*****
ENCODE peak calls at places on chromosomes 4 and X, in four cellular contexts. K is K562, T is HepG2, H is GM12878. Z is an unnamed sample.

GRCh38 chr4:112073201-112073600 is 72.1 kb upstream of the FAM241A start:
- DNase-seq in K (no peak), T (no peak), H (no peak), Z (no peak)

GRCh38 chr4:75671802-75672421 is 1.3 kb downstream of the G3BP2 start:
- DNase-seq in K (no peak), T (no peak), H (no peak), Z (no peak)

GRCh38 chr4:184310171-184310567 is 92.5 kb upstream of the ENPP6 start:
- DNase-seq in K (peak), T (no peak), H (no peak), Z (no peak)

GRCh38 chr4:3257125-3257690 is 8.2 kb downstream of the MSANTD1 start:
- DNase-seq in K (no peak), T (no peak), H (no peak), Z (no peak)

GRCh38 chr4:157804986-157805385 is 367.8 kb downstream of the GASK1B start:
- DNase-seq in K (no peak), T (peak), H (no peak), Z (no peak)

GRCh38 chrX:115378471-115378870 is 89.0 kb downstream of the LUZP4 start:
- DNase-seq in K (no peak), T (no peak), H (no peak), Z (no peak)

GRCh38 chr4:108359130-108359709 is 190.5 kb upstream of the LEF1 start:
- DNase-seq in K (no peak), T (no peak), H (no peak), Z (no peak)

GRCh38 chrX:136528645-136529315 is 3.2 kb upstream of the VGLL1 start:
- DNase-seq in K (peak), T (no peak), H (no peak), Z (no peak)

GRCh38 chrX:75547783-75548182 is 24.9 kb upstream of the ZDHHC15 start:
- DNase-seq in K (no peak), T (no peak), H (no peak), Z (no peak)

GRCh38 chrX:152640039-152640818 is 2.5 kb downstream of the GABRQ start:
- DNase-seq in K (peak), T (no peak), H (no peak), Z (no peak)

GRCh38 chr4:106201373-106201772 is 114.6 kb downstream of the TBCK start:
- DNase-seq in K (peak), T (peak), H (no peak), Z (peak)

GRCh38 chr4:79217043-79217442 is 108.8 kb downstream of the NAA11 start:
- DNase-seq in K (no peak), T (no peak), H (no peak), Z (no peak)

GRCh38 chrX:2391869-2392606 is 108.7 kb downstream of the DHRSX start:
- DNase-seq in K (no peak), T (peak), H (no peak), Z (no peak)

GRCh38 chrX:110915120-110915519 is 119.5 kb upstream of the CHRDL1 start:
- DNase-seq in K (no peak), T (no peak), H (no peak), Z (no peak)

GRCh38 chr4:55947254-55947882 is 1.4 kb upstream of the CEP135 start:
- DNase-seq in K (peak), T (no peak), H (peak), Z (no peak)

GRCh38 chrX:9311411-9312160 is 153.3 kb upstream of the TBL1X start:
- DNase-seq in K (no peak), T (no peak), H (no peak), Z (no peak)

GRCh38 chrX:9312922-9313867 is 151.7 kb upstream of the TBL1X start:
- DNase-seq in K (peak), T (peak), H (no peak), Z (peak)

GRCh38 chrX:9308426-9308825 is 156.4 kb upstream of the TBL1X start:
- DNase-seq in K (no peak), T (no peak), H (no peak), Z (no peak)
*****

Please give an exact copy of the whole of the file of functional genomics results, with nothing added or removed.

ENCODE peak calls at places on chromosomes 4 and X, in four cellular contexts. K is K562, T is HepG2, H is GM12878. Z is an unnamed sample.

GRCh38 chr4:112073201-112073600 is 72.1 kb upstream of the FAM241A start:
- DNase-seq in K (no peak), T (no peak), H (no peak), Z (no peak)

GRCh38 chr4:75671802-75672421 is 1.3 kb downstream of the G3BP2 start:
- DNase-seq in K (no peak), T (no peak), H (no peak), Z (no peak)

GRCh38 chr4:184310171-184310567 is 92.5 kb upstream of the ENPP6 start:
- DNase-seq in K (peak), T (no peak), H (no peak), Z (no peak)

GRCh38 chr4:3257125-3257690 is 8.2 kb downstream of the MSANTD1 start:
- DNase-seq in K (no peak), T (no peak), H (no peak), Z (no peak)

GRCh38 chr4:157804986-157805385 is 367.8 kb downstream of the GASK1B start:
- DNase-seq in K (no peak), T (peak), H (no peak), Z (no peak)

GRCh38 chrX:115378471-115378870 is 89.0 kb downstream of the LUZP4 start:
- DNase-seq in K (no peak), T (no peak), H (no peak), Z (no peak)

GRCh38 chr4:108359130-108359709 is 190.5 kb upstream of the LEF1 start:
- DNase-seq in K (no peak), T (no peak), H (no peak), Z (no peak)

GRCh38 chrX:136528645-136529315 is 3.2 kb upstream of the VGLL1 start:
- DNase-seq in K (peak), T (no peak), H (no peak), Z (no peak)

GRCh38 chrX:75547783-75548182 is 24.9 kb upstream of the ZDHHC15 start:
- DNase-seq in K (no peak), T (no peak), H (no peak), Z (no peak)

GRCh38 chrX:152640039-152640818 is 2.5 kb downstream of the GABRQ start:
- DNase-seq in K (peak), T (no peak), H (no peak), Z (no peak)

GRCh38 chr4:106201373-106201772 is 114.6 kb downstream of the TBCK start:
- DNase-seq in K (peak), T (peak), H (no peak), Z (peak)

GRCh38 chr4:79217043-79217442 is 108.8 kb downstream of the NAA11 start:
- DNase-seq in K (no peak), T (no peak), H (no peak), Z (no peak)

GRCh38 chrX:2391869-2392606 is 108.7 kb downstream of the DHRSX start:
- DNase-seq in K (no peak), T (peak), H (no peak), Z (no peak)

GRCh38 chrX:110915120-110915519 is 119.5 kb upstream of the CHRDL1 start:
- DNase-seq in K (no peak), T (no peak), H (no peak), Z (no peak)

GRCh38 chr4:55947254-55947882 is 1.4 kb upstream of the CEP135 start:
- DNase-seq in K (peak), T (no peak), H (peak), Z (no peak)

GRCh38 chrX:9311411-9312160 is 153.3 kb upstream of the TBL1X start:
- DNase-seq in K (no peak), T (no peak), H (no peak), Z (no peak)

GRCh38 chrX:9312922-9313867 is 151.7 kb upstream of the TBL1X start:
- DNase-seq in K (peak), T (peak), H (no peak), Z (peak)

GRCh38 chrX:9308426-9308825 is 156.4 kb upstream of the TBL1X start:
- DNase-seq in K (no peak), T (no peak), H (no peak), Z (no peak)